Hunters at this Finger Lakes region refuge are required to possess proof of passing a waterfowl identification course, and hunting is by a phone-in lottery system. Hunters are assigned a parking area, where they can launch non-motorized boats to find a place to throw out some decoys.
Contact: Montezuma NWR website, (315) 568-5987.
Iowa Wetlands Management District, Iowa
Covering 22,000 acres across 17 counties in north-central Iowa, the 200 tracts that make up the Iowa Wetlands Management District offer a variety of waterfowl hunting for a wide range of species.
Some properties have grain fields, offering dry-field hunting opportunities for geese and ducks, while some include larger lakes that hold good numbers of divers and puddle ducks.
Hunters are not required to have any special permit and are subject to state regulations and license requirements.
Contact: Iowa Wetlands Management District website, (515) 928-2523.
McNary NWR, Washington
Located in the famed Columbia Basin, this 15,000-acre refuge draws mallards by the thousands and offers great hunting opportunities under both a lottery system on selected units as well as a walk-in system on other parts of the refuge.
Contact: McNary NWR website, (509) 546-8300.
compiled by David Hart
The White River Refuge
Located in Desha, Monroe, Arkansas and Phillips counties in the state of Arkansas, White River Refuge covers 160,000 acres and truly lives up to the reputation that Arkansas has for waterfowl hunting. In fact, the refuge occupies 90 of the lower 100 miles of the White River.
During the winter, the Refuge is home to the largest concentration of migrating mallards on the Mississippi flyway, as well as large concentrations of snow and Canada Geese. It offers good hunting due to its location and the fact that the Refuge is managed with waterfowl in mind.
It is open to waterfowl hunting during November, December and January.
Contact: White River Refuge website
The Waubay Wetland Management District
Located in six South Dakota counties, this gem offers great waterfowl hunting. Within its borders are 40,000 acres and 300 waterfowl production areas. The waterfowl production areas have been purchased with duck stamp money and are scattered all over the six counties. They range in size from three acres to over 1300 acres and everything in between. Since the Waterfowl Production Areas (WPAs) are spread out over six counties, hunting pressure is often minimal.
Larry Martin of the Waubay Refuge says the area is a great place to hunt waterfowl for a variety of reasons. “We offer waterfowl hunters mallards, gadwall, teal, canvasback and more,” Martin said. “One of the great things about the area is that the WPAs are spread out. I often see hunters who will head to one production area and see hunters sitting on a pothole, so they will head to another one down the road. Because there are so many production areas, hunters don’t have to be elbow-to-elbow. They can simply drive down the road and walk into the next pothole and hunt. A fair amount of the production areas can be reached on foot. Hunters enjoy hunting here because it doesn’t require lots of walking or a boat. A lot of the potholes are fairly close to roads.”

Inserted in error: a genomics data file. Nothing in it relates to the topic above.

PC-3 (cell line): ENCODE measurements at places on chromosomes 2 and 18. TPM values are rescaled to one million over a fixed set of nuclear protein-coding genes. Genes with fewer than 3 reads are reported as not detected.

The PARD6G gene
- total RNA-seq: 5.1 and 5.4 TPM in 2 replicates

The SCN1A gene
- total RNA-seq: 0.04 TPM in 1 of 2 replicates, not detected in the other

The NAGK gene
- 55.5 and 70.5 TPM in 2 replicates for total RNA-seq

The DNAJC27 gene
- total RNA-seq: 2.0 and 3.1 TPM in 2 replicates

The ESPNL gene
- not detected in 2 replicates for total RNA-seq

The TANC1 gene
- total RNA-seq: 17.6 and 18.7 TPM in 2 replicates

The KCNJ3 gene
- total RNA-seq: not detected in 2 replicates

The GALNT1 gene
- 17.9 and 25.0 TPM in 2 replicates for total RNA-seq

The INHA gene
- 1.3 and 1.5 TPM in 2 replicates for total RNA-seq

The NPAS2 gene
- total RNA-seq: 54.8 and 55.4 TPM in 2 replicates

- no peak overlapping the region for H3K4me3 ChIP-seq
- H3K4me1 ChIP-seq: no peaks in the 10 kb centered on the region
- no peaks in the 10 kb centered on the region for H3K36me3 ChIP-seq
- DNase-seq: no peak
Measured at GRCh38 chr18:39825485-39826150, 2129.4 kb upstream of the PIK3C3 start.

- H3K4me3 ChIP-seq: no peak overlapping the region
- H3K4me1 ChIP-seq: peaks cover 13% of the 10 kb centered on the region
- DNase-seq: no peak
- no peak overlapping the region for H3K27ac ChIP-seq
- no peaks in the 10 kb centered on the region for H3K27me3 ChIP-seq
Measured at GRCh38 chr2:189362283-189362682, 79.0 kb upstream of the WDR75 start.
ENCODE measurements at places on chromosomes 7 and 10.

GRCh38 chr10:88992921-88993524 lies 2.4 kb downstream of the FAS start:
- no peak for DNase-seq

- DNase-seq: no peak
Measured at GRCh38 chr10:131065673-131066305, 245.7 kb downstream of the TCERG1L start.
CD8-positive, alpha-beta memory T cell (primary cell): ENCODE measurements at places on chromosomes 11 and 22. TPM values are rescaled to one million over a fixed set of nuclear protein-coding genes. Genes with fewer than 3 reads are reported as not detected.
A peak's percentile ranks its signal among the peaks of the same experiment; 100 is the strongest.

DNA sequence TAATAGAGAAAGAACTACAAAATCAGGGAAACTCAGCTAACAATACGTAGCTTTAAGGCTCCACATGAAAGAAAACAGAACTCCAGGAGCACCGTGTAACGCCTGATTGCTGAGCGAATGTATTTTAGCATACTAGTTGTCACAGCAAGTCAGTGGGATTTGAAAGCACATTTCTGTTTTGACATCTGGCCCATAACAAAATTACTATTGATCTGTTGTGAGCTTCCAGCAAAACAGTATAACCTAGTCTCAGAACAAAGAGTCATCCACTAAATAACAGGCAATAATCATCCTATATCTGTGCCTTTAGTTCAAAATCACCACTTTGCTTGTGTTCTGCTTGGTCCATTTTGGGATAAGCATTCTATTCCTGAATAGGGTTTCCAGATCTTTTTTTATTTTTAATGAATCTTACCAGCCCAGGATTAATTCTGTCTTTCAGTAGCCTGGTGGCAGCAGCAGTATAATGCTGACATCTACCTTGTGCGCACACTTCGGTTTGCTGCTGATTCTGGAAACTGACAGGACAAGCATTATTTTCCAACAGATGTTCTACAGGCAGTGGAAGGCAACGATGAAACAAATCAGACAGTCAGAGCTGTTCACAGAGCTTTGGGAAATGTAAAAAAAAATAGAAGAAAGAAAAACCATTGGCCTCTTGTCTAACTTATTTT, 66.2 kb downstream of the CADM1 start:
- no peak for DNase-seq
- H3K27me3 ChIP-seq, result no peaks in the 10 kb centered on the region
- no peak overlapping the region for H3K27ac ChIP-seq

To maintain great hunting and habitat, the refuge does controlled burns and reseeding and fills in ditches to restore natural wetland habitat. The only problem with waterfowl hunting in South Dakota is getting a waterfowl hunting license. According to Martin, non-resident hunters need to be patient. “Most guys I talk to who come here from out of state say they get drawn about every other year. Some guys say it has taken them three years to get drawn. If you do get drawn, you can plan on having some great hunting,” Martin added. The South Dakota waterfowl season typically runs from October to December.
Contact: Waubay Wetland Management District
The Sacramento Wildlife Refuge Complex
Located in the Sacramento Valley of Northern California, the Sacramento Wildlife Refuge Complex is actually a system of six unique refuges, and only a small amount of the total complex acreage is open to waterfowl hunting. However, the land that is open offers great hunting, largely due to the fact that wetlands are quickly disappearing in California. The Refuge offers waterfowl one of only a few areas they have left to go.